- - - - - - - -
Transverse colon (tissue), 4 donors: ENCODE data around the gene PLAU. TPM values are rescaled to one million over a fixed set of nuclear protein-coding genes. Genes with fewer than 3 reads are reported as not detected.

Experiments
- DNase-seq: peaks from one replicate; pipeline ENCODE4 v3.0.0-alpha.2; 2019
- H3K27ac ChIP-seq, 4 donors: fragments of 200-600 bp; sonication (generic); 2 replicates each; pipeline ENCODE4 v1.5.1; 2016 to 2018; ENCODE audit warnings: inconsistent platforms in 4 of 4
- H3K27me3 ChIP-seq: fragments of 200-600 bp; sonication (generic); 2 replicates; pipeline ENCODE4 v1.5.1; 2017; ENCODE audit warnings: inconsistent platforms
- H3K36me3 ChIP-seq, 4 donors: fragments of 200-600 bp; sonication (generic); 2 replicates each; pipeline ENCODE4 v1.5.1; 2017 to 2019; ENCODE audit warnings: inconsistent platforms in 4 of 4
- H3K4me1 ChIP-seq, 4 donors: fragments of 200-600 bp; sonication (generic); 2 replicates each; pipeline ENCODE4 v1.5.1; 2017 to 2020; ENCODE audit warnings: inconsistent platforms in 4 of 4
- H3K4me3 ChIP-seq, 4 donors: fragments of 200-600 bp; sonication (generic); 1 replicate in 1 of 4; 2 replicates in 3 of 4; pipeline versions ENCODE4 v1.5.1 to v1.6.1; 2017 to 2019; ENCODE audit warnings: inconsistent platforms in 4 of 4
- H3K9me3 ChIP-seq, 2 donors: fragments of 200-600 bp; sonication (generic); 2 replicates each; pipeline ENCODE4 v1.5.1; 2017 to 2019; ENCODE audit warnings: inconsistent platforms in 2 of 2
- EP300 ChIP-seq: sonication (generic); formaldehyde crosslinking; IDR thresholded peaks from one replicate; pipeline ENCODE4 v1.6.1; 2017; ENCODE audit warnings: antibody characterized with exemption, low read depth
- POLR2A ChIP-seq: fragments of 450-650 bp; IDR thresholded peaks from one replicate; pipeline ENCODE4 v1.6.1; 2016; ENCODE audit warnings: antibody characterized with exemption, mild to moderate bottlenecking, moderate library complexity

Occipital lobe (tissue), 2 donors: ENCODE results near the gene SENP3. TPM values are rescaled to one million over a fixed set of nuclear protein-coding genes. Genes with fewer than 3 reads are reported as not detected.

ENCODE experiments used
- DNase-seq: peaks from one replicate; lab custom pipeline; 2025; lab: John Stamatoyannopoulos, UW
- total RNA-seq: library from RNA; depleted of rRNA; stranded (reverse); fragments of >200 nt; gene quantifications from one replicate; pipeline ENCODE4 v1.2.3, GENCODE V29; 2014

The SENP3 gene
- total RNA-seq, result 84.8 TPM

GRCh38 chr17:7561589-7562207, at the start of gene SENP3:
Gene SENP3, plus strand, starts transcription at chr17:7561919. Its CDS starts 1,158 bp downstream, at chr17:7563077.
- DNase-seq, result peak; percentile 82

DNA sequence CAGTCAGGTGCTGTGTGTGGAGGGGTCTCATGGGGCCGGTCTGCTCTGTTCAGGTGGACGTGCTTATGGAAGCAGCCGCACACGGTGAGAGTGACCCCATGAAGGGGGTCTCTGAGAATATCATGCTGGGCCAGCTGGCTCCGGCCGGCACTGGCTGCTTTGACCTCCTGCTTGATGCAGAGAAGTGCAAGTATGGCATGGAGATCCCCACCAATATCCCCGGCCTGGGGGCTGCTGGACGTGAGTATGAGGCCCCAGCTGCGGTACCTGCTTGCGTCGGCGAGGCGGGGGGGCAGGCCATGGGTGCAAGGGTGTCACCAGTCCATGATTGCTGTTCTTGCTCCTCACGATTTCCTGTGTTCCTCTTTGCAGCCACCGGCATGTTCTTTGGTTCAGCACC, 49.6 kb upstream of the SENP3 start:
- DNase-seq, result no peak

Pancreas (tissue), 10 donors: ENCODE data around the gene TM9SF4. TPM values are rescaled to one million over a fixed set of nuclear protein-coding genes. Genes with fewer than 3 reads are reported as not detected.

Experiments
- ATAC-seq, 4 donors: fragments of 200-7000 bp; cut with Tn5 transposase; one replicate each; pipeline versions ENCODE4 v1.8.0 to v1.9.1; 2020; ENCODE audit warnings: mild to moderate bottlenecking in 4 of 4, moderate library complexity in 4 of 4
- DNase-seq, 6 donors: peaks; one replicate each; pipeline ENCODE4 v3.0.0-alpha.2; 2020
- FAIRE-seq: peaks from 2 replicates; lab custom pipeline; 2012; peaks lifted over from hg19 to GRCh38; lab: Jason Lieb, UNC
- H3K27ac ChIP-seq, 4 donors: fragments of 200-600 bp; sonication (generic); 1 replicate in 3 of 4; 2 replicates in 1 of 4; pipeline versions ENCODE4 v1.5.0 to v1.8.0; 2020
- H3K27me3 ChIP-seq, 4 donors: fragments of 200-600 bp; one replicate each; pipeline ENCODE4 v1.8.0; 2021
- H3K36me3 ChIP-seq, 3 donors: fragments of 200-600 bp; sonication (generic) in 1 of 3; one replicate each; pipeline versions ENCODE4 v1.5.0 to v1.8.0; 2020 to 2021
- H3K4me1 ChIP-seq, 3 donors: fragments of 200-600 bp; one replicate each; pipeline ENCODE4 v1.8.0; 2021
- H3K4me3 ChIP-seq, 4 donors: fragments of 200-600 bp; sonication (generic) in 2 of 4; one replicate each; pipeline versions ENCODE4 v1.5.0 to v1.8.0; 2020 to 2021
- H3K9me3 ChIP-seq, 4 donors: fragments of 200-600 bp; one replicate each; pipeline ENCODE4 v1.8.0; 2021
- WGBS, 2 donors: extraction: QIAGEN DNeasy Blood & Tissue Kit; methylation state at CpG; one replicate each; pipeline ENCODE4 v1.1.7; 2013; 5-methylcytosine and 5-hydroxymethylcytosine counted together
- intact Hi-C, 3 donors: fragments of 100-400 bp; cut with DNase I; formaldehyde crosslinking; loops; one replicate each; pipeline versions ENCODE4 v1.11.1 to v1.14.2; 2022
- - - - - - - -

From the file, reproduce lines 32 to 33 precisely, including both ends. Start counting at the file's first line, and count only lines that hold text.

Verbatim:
- H3K4me3 ChIP-seq, 4 donors: fragments of 200-600 bp; sonication (generic) in 2 of 4; one replicate each; pipeline versions ENCODE4 v1.5.0 to v1.8.0; 2020 to 2021
- H3K9me3 ChIP-seq, 4 donors: fragments of 200-600 bp; one replicate each; pipeline ENCODE4 v1.8.0; 2021